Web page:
Just as L.A.-area institutions are working to create a thriving biosciences sector in the region, the proposal to slash 20 percent from the National Institutes of Health budget threatens this very effort – and the entire state’s economy.
Not only will it slow medical advancement in treating and preventing many of the world’s deadliest diseases, it will undercut one of the most promising sectors of the region’s economy and one of the most dynamic ones in California’s economy.
Los Angeles County universities already produce nearly twice as many graduates in bioscience-related fields each year than the Bay Area. But those graduates tend to leave Los Angeles to find employment in other cities with bioscience clusters. L.A.’s bioscience industry is scattered throughout the region, and it falls far short of San Diego and San Francisco in business development, essential early stage funding, and lab space.
Under county Supervisor Mark Ridley-Thomas’ leadership, the Board of Supervisors is moving forward with a plan to encourage these promising graduates to stay here by developing incubators and wet lab space. As part of this effort, the board recently approved $3 million to help pay for the creation of a biosciences incubator on our campus next to Harbor-UCLA Medical Center.
Much of what we do is funded by NIH grants, and the creation of an incubator at L.A. BioMed will build on our record of supporting new companies by providing technical support and business services to help researchers bring promising new discoveries to the patients who need them.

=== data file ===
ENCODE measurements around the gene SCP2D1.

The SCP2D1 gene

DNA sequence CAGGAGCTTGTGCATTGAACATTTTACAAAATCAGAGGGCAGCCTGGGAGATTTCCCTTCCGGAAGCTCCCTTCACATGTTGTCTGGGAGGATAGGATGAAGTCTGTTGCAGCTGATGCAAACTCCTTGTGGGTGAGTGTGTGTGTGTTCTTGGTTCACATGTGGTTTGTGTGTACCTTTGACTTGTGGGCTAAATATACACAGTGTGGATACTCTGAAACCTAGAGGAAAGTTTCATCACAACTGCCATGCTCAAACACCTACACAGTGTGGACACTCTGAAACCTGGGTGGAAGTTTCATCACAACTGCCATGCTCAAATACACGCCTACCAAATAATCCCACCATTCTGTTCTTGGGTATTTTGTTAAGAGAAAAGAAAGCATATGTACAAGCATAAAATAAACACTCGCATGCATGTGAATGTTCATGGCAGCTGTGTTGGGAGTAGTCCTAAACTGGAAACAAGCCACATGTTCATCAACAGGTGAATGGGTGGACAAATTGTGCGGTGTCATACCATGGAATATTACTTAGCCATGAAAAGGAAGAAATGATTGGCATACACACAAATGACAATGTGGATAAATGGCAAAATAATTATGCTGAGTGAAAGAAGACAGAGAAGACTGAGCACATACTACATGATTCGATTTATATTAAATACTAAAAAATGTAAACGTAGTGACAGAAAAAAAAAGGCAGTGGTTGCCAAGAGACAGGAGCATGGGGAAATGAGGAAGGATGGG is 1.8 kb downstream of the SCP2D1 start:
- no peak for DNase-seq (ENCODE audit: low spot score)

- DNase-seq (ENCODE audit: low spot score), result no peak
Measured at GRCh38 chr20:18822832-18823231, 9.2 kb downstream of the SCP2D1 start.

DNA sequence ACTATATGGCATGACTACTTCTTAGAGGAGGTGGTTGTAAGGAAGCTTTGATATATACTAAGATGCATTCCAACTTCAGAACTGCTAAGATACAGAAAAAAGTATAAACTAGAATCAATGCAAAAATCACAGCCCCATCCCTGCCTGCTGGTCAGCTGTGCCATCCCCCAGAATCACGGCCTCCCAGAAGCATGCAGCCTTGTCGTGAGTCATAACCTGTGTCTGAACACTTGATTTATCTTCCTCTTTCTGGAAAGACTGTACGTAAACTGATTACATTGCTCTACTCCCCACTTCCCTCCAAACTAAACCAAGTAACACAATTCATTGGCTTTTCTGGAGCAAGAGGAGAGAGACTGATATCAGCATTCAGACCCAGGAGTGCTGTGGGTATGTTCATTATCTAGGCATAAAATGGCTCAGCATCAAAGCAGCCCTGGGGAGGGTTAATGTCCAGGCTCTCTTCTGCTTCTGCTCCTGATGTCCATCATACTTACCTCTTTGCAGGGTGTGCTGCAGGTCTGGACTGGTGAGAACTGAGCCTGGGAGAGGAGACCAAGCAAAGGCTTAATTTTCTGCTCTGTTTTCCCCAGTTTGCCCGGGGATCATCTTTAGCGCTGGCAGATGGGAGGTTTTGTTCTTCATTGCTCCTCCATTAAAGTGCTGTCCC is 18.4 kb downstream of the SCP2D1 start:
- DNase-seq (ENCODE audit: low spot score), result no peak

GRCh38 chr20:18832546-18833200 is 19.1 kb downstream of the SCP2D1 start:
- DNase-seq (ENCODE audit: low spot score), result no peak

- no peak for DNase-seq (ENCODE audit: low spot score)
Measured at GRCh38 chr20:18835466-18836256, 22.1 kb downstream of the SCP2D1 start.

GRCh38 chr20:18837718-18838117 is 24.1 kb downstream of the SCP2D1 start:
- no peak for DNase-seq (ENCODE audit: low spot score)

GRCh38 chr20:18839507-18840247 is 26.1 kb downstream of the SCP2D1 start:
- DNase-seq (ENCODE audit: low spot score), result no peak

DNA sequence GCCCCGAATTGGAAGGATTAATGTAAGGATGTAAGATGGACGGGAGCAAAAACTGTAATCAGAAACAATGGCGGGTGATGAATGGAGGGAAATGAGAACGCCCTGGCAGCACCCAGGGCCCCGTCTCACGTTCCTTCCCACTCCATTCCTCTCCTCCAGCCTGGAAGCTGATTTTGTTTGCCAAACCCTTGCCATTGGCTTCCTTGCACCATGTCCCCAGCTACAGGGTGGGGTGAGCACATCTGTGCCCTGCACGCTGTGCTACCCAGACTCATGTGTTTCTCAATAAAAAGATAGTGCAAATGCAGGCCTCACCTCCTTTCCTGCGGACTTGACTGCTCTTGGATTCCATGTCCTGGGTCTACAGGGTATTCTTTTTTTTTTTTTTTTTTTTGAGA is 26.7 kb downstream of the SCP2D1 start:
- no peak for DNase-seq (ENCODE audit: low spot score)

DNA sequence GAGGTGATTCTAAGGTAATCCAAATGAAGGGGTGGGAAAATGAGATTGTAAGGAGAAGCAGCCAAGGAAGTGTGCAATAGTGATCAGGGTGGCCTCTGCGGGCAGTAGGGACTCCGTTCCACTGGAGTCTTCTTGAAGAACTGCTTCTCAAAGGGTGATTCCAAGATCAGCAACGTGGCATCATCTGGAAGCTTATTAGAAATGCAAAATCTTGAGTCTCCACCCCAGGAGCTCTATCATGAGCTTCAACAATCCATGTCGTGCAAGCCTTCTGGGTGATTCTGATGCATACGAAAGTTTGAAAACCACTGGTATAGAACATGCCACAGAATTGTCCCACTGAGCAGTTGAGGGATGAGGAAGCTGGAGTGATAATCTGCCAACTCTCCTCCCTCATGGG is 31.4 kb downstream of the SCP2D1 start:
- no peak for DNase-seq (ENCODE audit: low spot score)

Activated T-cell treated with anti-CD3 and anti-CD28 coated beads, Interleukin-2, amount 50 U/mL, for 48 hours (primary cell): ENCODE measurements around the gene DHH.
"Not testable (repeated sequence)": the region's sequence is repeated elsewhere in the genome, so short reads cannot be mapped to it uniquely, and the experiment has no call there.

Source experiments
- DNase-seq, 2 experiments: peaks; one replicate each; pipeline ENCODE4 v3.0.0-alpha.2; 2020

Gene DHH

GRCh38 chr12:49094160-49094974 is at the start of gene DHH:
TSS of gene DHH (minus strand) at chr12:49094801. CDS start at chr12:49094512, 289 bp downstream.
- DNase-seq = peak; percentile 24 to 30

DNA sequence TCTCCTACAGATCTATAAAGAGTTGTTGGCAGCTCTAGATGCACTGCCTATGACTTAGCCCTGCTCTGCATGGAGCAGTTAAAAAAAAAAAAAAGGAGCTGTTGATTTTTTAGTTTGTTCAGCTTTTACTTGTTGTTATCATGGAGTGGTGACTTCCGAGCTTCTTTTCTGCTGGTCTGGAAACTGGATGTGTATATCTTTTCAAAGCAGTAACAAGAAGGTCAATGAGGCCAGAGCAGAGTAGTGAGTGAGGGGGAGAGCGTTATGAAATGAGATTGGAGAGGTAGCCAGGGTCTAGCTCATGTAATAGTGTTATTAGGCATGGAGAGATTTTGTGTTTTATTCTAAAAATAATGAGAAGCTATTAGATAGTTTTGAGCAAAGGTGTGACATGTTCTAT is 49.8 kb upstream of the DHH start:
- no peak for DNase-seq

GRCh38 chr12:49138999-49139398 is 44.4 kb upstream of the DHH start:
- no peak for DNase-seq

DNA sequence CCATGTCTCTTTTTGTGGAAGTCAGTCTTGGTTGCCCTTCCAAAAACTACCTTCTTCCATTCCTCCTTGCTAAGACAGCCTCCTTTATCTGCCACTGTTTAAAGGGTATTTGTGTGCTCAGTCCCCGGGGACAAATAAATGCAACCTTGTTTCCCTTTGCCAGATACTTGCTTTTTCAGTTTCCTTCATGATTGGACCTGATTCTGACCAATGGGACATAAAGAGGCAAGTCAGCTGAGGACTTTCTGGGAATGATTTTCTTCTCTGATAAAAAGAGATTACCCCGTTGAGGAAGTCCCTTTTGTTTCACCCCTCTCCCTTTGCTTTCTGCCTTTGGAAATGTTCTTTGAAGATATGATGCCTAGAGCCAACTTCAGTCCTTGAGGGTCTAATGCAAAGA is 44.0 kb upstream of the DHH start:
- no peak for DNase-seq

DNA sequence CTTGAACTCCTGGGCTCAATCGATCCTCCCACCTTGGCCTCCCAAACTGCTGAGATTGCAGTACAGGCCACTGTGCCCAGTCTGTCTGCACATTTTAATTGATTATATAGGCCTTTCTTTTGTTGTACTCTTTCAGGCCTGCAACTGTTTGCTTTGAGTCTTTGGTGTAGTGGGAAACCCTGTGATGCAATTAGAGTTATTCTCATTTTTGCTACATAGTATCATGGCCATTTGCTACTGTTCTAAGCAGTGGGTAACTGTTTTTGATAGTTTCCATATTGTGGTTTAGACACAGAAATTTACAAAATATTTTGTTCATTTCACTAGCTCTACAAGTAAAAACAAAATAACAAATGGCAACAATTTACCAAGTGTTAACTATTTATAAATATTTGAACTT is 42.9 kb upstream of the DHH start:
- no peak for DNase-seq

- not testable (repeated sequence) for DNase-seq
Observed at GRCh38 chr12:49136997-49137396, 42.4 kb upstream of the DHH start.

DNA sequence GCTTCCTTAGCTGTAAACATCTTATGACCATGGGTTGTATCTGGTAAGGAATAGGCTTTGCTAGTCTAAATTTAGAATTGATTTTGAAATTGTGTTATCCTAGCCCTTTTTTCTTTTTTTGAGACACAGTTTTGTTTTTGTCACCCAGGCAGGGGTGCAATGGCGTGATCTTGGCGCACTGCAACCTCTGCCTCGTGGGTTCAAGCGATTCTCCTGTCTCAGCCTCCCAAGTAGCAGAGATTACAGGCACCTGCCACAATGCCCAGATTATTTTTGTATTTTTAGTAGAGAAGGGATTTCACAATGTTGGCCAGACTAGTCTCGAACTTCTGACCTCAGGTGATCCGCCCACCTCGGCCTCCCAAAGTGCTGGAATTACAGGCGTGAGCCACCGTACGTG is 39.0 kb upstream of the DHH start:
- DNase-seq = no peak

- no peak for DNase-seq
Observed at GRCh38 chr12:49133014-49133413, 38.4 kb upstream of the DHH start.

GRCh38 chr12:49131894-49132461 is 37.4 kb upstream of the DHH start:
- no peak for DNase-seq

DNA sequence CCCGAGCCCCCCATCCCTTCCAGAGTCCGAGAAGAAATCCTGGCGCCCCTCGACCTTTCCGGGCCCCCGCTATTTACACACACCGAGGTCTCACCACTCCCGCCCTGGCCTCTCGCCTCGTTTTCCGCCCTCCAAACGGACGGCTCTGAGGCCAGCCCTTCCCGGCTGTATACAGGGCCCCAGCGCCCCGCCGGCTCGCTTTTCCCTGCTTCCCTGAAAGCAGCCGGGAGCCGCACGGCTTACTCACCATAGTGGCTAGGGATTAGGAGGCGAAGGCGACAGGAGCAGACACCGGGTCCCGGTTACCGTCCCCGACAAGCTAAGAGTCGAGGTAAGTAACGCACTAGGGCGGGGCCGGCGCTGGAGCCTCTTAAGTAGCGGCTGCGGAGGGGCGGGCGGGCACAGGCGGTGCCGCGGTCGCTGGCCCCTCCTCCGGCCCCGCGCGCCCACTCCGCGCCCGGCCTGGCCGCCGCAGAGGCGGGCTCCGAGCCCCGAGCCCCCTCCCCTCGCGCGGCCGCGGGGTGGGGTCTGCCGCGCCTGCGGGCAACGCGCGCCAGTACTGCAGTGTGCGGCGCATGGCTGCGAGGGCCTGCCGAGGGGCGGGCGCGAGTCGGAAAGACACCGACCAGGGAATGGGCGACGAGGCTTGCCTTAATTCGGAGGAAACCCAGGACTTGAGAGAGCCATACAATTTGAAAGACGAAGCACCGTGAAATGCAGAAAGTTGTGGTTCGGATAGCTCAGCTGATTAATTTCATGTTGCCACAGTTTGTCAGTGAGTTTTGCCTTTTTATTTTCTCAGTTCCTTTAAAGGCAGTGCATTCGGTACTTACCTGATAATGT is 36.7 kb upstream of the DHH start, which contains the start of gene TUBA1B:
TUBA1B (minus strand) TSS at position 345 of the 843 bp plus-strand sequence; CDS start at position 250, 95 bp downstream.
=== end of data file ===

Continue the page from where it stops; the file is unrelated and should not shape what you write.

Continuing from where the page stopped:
But the proposed reduction in NIH funding threatens to stop or slow down the development of such innovations and to harm both the region’s and state’s economy. NIH research grants and small-business and technology transfer grants enable discoveries to be made and startups to flourish.
The proposed cuts would devastate progress in both areas by slowing – or eliminating the possibility of – discoveries that can be turned into viable commercial entities that can bring needed diagnostics, therapies, and devices to patients.
Slashing NIH funding would stall the rapidly growing biosciences industry in California, where employment in life sciences has increased faster than other major biotech states, including New York and New Jersey. It has surpassed other major industries in California, including aerospace, telecommunications, and data processing, and employs more than 270,000 with average annual wages topping $100,000.
Our state has 2,600 biotech companies, plus major university and independent biotechnology centers.
There used to be a long-standing argument in setting federal spending priorities: Guns or butter? What we are facing today is a question of weapons or health. The idea of financing increased defense spending by reducing investment in vital health care research is mind-boggling. Certainly, we need to have strong defenses against America’s enemies. But we also need strong defenses against diseases that kill more souls than any war.
Cutting funding for NIH and other life-sciences research is bad for business and public health. We urge the Trump administration and Congress to continue to fund the NIH at current or even higher levels to give researchers the tools they need to protect our nation’s health.
David I. Meyer, PhD, is chief executive of L.A. BioMed, an independent nonprofit research institution.
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